3. In the process of implementing expansionary monetary policy to lower the Fed Funds rate by 5.5% (from 6.5% to 1%) and expanding the money supply by 27%, the value of the U.S. Dollar (Trade Weighted Exchange Index: Major Currencies) has fallen by almost 31% since early 2002.

From Don Luskin, writing on the Fed's recent rate cut to 4.75%:

1. The crisis in credit markets is a direct result of the unwinding of speculative excesses that were set in motion in the first instance by the Fed's having kept interest rates so low for so long.

2. By lowering interest rates, the Fed effectively increases the quantity of money liquidity in the financial system, and risks increasing inflation as a result. The reactions to the Fed's rate cut this week of surging gold and oil prices, and a dollar falling to all-time lows on forex markets, confirms that there are serious inflationary consequences in our future.

3. Inflation is monetary crack - it promotes short-term euphoria, but in the end leads to ruin. Any short run growth effect will be more than offset by the dislocations and arbitrary transfers of wealth created by higher inflation, and ultimately by ruinously high interest rates that the Fed will eventually have to enforce in order to rein in the inflation it has created.

MP: Solution for monetary crack? The U.S. should go "cold turkey" and adopt an offical "Inflation Target" for monetary policy, like Canada, New Zealand, Australia, Switzerland, the U.K. and others (24 countries have inflation target). Notice that the currencies of countries listed above all have stable currencies that are at close to all-time highs, or at 10-20 year highs, against the falling dollar.


Thursday, September 20, 2007

The Educational Octopus in Venezuela

CARACAS, Venezuela (AP)President Hugo Chavez threatened on Monday to take over any private schools refusing to submit to the oversight of his socialist government, a move some Venezuelans fear will impose leftist ideology in the classroom.

All Venezuelan schools, both public and private, must submit to state inspectors enforcing the new educational system. Those that refuse will be closed and nationalized, Chavez said.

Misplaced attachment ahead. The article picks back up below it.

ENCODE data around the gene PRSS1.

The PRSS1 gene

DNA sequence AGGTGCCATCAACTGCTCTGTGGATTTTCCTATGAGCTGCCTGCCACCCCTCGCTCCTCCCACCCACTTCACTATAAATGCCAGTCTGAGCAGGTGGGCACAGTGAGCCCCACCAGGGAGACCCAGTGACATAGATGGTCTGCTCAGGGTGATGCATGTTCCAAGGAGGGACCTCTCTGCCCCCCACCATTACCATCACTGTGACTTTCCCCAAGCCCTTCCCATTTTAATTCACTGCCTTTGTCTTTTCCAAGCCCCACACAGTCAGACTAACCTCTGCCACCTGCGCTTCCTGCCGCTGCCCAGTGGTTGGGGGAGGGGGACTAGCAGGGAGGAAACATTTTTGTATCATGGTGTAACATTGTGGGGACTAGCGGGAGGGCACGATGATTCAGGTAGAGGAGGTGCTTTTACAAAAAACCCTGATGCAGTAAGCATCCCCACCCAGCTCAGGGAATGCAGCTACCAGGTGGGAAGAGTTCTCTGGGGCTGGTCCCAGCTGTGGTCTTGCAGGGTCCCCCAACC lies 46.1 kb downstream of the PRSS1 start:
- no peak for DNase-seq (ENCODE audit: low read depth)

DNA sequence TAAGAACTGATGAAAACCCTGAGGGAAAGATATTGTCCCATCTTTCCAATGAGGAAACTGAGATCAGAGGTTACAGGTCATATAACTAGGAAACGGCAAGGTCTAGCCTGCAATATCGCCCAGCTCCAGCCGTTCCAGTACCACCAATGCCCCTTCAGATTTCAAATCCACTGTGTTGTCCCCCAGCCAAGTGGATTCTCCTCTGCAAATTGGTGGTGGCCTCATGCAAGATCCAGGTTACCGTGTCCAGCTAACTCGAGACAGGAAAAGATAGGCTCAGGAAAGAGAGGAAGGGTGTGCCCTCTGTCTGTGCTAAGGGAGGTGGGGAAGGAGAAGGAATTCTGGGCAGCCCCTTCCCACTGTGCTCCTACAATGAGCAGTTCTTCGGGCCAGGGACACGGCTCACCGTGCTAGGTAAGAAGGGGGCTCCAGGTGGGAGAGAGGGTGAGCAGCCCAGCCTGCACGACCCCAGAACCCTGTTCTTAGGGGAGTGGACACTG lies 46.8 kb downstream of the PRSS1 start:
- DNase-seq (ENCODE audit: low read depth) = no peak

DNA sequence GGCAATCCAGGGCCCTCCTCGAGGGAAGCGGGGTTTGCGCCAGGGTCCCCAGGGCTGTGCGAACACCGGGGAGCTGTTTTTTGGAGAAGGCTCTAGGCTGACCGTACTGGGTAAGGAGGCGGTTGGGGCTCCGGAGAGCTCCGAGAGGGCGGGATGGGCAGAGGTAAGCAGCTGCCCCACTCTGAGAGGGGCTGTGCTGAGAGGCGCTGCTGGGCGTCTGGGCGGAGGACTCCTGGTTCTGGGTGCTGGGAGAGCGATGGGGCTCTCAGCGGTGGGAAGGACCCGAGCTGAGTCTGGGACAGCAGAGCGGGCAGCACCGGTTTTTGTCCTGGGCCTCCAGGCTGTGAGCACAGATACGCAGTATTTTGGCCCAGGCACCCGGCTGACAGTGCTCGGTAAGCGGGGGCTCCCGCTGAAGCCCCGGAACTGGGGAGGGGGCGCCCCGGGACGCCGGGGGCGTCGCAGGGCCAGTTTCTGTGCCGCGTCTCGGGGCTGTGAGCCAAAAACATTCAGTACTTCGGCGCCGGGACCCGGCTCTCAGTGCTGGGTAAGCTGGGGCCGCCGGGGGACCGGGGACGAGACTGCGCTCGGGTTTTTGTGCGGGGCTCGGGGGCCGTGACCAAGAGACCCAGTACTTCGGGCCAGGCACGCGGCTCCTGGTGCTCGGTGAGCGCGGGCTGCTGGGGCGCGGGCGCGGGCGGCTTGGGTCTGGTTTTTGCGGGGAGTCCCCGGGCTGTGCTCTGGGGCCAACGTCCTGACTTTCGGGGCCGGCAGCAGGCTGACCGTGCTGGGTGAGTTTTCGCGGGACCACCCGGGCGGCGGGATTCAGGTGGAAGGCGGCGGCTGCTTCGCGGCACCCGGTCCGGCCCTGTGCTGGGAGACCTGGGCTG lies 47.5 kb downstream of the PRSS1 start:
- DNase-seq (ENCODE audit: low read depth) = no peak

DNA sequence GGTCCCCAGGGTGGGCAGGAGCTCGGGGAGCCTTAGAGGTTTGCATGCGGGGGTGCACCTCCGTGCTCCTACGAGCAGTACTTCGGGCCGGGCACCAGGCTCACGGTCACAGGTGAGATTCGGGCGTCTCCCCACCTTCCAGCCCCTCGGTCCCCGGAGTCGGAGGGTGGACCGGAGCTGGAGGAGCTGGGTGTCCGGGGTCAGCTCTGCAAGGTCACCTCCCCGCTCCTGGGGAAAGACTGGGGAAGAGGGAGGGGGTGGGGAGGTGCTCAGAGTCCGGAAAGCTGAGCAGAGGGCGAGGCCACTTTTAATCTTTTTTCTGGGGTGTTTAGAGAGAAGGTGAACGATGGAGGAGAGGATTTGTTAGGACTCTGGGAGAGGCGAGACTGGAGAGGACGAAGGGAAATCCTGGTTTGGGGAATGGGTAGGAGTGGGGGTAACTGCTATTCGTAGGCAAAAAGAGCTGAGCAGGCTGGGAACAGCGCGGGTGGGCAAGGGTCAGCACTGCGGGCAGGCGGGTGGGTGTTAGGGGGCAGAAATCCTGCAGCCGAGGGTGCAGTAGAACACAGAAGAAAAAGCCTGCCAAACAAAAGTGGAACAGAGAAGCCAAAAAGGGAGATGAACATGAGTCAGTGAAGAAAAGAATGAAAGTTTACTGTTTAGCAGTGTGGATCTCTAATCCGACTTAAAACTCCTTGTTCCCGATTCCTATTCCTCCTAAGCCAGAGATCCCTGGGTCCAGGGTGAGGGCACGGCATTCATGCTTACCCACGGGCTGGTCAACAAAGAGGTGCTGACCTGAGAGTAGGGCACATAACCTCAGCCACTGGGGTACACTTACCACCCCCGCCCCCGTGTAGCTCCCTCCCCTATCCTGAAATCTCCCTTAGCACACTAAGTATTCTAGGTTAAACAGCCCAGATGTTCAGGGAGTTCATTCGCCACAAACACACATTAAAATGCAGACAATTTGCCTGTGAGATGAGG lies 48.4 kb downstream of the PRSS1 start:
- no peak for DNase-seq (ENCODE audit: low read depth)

Education based on capitalist ideology has corrupted children's values, he said. "We want to create our own ideology collectively — creative, diverse."

A new curriculum will be phased in during this school year, and new textbooks are being developed to help educate "the new citizen," added Chavez's brother and education minister Adan Chavez in their televised ceremony on the first day of classes.

MP: Venezuela already ranks #135 out of #141 for Economic Freedom in 2007, according to the Cato Institute, are they trying to lower their ranking with educational "reforms"?

Related Quote: "Every politically controlled educational system will inculcate the doctrine of state supremacy sooner or later. . . . Once that doctrine has been accepted, it becomes an almost superhuman task to break the stranglehold of the political power over the life of the citizen. It has had his body, property and mind in its clutches from infancy. An octopus would sooner release its prey."

--Isabel Paterson, The God of the Machine (1943)

(Thanks to Larry Reed.)


WSJ.Com May Be Free

NEW YORK -- Media mogul Rupert Murdoch said today that he was leaning toward dropping the online subscription fee for the Wall Street Journal in a gamble to increase visitor traffic and website advertising revenue.

Historic Charts of the Day

TORONTO (AP) — The Canadian dollar reached parity with the U.S. dollar today for the first time since November 1976 (see chart below, click to enlarge).

DETROIT NEWS - Michigan's unemployment rate in August hit 7.4 percent, the highest level the state has experienced since Sept. 1993 (see chart below, click to enlarge).

D'oh, Canada!


Far from being a health care paradise, Canada's system is in disarray — and getting worse. That's why it's pursuing private-sector reforms, even as we consider national health care.
In 1998, 212,990 Canadians were on hospital waiting lists for surgery, waiting on average 13.3 weeks. Today, more than 800,000 Canadians are on waiting lists, waiting often 20 weeks or more (see charts above).

Survival rates for major types of cancer in the U.S. are higher than in Canada. As such, seven of 10 Canadian provinces send their prostate-cancer patients to the U.S. for treatment. What does that tell you?

Americans have more access to advanced medical procedures like dialysis and coronary bypass surgery, and use more medical technology like CT scanners and MRI imaging machines. Canada's Fraser Institute puts it bluntly: "Canadian patients do not get the same quality or quantity of care as American patients."

Read more here in today's Investor's Business Daily.

Wednesday, September 19, 2007

World Markets Surge on Fed Rate Cut, Expect More

1. World stock markets react positively today to Fed rate cut yesterday to 4.75%, see chart above of one-day returns in local currency, click to enlarge. Note that the World Index (except for US) rose by 2.75% today, similar to the 2.92% increase yesterday in the S&P500.


ADDENDUM: The world stock market capitalization is about $58 trillion according to
Global Financial Data, and there was a 3.2% dollar increase in world stock markets after the Fed rate cut according to MSCI Barra, meaning that the world stock market capitalization increased almost $2 trillion ($1.86 trillion), the day after the rate cut.

2. According to Fed Funds futures contracts on the CBOT:

a. There is an 80% chance of an additional .25% rate cut at the next FOMC meeting on October 30-31.